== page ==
APAC asset owners lead the charge in raising gold exposure

Asia-Pacific asset owners are set to continue boosting gold holdings as a portfolio hedge and diversifier over the next 18 months, outpacing North American peers, according to a newly released survey.
APAC asset owners lead the charge in raising gold exposure

More Asia-Pacific asset owners are poised to increase their gold investments over the next 12 to 18 months, compared to their North American counterparts, according to a survey released on Wednesday by State Street Global Advisors (SSGA) and the World Gold Council (WGC).

The findings underscore the region's growing appetite for the precious metal. The demand will be led by investors in China, Japan, and India across retail and institutions, in line with what the market has seen in the first half, noted Robin Tsui, SSGA’s Asia-Pacific gold strategist.

“I think Asian investors generally are facing a different economy versus the US — the lower interest rate environment has been beneficial for Asian demand in 2024. And I expect that will be the trend going forward, as the US delays the rate cuts,” Tsui told AsianInvestor.

Robin Tsui, 
State Street Global Advisors

The gold perceptions survey was commissioned by SSGA and the WGC in the fourth quarter of 2023, interviewing 850 institutions and financial service providers globally, including 63 asset owners in Asia Pacific — represented by Hong Kong, Singapore, Thailand, Malaysia, Japan, and other markets.

It found that 27% of asset owners in the region anticipated adding their gold exposure in the next 12 to 18 months, compared to 21% of asset owners in North America.

Asset owners in the region cited portfolio diversification, especially during market turmoil and uncertainties; and hedging against a weakening US dollar, as top reasons for investing or increasing exposure to the precious metal.

In the past six months, gold prices have hit multiple record highs, going up 12.8% or $264 to around $2,325 per ounce on Tuesday.

Across the Asia Pacific, the central banks of China, Japan, and India were among the world’s top 10 holders in total gold reserves, ranking 6th, 8th, and 9th respectively, according to WGC data as of June.

During the first quarter, China, India, and Singapore were among the most active in adding gold reserves, with the People's Bank of China (PBOC) leading the pack by increasing 27 tonnes, followed by the Reserve Bank of India and the Monetary Authority of Singapore. 

Their strong demand for gold is poised to continue in the second half, said John Reade, WGC’s chief market strategist for Europe and Asia.  

Notably, appetite from family offices and high-net-worth individuals (HNWIs) is also expected to remain, he said.  

Global central banks' largest increases in gold reserves in the first quarter of 2024 (Source: World Gold Council)

Reade noted that investors in Asia Pacific were more concerned about monetary policy and geopolitical factors compared to their North American counterparts with a “big, safe continent” mindset, who were more worried about inflation, and less about geopolitics.

John Reade,
World Gold Council

Meanwhile, the stronger performance of US equities compared to Asian equities also made US investors less motivated for portfolio hedging, he said.

Agreeing with Reade, State Street’s Tsui also noted currency depreciation against a strong US dollar in Asia as a factor for Asian investors to invest in gold.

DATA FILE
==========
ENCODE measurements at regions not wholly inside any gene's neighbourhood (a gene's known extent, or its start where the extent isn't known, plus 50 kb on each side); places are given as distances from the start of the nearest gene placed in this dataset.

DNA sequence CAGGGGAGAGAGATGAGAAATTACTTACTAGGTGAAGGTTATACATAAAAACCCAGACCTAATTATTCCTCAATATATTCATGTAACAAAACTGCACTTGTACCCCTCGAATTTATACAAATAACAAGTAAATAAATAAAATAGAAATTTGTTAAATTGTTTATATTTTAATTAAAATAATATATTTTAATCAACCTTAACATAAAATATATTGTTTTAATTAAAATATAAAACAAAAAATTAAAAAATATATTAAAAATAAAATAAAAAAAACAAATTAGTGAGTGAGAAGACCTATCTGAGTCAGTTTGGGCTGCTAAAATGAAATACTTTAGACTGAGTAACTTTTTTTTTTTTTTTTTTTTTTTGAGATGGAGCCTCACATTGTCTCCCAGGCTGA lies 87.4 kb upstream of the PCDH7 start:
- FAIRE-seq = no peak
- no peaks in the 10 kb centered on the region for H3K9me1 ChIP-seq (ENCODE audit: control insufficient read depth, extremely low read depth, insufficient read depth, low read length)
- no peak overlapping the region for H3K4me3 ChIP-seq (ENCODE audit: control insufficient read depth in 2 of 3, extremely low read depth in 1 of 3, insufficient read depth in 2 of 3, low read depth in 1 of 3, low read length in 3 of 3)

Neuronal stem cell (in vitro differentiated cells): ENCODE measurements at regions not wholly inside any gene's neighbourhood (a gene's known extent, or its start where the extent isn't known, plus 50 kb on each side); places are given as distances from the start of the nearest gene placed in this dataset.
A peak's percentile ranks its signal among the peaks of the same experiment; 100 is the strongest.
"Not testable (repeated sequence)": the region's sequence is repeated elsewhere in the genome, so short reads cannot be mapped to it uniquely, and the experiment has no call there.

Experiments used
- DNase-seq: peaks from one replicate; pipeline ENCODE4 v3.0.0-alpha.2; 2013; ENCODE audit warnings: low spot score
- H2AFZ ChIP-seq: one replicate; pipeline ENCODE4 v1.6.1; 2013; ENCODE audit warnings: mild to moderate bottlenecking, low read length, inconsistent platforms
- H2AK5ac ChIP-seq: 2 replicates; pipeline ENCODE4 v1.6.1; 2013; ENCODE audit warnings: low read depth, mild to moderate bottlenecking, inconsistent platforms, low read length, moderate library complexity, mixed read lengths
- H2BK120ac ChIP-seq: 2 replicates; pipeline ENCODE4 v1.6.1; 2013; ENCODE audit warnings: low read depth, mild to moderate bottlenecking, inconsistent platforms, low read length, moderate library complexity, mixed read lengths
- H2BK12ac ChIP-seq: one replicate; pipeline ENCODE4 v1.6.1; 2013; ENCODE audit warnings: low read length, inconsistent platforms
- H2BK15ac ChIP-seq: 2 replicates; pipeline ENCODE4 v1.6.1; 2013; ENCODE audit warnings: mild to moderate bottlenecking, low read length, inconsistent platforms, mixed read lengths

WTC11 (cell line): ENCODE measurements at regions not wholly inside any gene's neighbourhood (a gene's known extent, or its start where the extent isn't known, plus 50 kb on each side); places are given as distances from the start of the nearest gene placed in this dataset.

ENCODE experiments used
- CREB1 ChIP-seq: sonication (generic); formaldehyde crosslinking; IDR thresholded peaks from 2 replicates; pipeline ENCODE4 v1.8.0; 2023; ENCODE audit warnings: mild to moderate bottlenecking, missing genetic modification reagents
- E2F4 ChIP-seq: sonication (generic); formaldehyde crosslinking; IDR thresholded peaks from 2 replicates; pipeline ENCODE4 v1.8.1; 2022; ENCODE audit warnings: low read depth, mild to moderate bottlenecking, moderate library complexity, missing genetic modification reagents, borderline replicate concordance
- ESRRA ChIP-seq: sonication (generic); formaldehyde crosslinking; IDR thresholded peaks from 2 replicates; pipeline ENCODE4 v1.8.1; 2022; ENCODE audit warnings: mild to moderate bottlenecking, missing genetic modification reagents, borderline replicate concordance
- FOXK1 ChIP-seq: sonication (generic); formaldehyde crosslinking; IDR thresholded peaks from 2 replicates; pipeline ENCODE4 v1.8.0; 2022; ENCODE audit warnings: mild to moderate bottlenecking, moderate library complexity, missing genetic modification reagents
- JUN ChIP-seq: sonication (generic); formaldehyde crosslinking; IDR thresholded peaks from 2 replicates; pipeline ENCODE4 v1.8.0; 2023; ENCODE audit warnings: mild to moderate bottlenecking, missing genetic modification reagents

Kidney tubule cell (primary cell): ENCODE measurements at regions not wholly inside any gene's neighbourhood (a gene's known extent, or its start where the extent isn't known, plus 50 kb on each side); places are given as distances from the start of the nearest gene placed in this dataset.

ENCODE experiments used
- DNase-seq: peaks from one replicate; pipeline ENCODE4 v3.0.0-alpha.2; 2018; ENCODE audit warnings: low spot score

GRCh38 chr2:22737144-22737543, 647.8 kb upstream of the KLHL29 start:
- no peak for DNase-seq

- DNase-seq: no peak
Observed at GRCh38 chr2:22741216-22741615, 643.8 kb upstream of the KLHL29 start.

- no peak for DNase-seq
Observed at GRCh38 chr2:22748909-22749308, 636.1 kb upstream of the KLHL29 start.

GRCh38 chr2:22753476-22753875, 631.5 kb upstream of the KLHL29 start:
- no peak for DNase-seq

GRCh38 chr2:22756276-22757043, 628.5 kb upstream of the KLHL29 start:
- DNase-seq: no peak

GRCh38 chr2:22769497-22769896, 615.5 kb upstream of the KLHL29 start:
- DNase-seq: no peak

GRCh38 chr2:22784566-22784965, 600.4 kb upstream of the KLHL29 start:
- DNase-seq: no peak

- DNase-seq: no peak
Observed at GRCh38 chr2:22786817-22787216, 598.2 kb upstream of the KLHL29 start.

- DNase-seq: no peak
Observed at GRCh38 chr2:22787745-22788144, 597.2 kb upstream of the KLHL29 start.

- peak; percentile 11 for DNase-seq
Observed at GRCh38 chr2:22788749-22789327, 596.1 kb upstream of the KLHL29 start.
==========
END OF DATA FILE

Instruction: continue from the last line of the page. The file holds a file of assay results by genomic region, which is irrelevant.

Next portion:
“In Asia, we are facing this currency depreciation in most of the APAC countries, including Japan. And some of the Thai asset owners, based on our discussion, are quite concerned about the Thai Baht depreciation as well,” Tsui said.

The survey showed that 76% of Asia-Pacific asset owners have had exposure to gold.

Among all asset owners surveyed, nearly half of them allocated between 1% and 4.9% to gold in their portfolios; 22% of them allocated between 0.1% and 0.9%; and only 8% put more than 5% of assets in the metal.


In 2024, as the US Federal Reserve delayed projected rate cuts amid a strong US economy and sticky inflation, gold has been performing exceptionally well and continuing to hit record highs, which beat market expectations.

“Gold has done a lot better than we were expecting, and it’s done so not because of Western investment demand. It’s done so because of emerging market demand of all types,” WGC’s Reade told AsianInvestor.

This included demand from central banks, jewellery purchases, investment in gold bars and coins, and over-the-counter investments, or investments from HNWIs and corporates in emerging markets.

China and India have been posting strong demand for gold exchange traded funds (ETFs), Reade noted.

“It’s been an emerging market story rather than a US interest rate story this year,” he said.

“If we get to a situation where Western investors start buying gold more enthusiastically [when rates decrease] and those emerging market factors continue, then that could see gold being bought in all areas and would likely lead to substantial new highs,” he added.

Reade suggested investors who are looking at tactical trading pay attention to market movement in COMEX trading and China’s futures exchanges. Any corrections may present buying opportunities for tactical positions, he said.

In State Street Global Advisors's base case outlook for gold price in the second half, it expects gold to trade between $2,200 and $2,500 per ounce, supported by US rate cuts, a weakening dollar, and safe haven buying amid market volatilities created by political elections.

In the bull case, the firm expects the price to be between $2,500 and $2,700, according to Tsui.

“We remain quite bullish on the second-half performance,” he said.

This article has been updated in the 8th, 9th paragraph to correct information on central banks' gold reserves.

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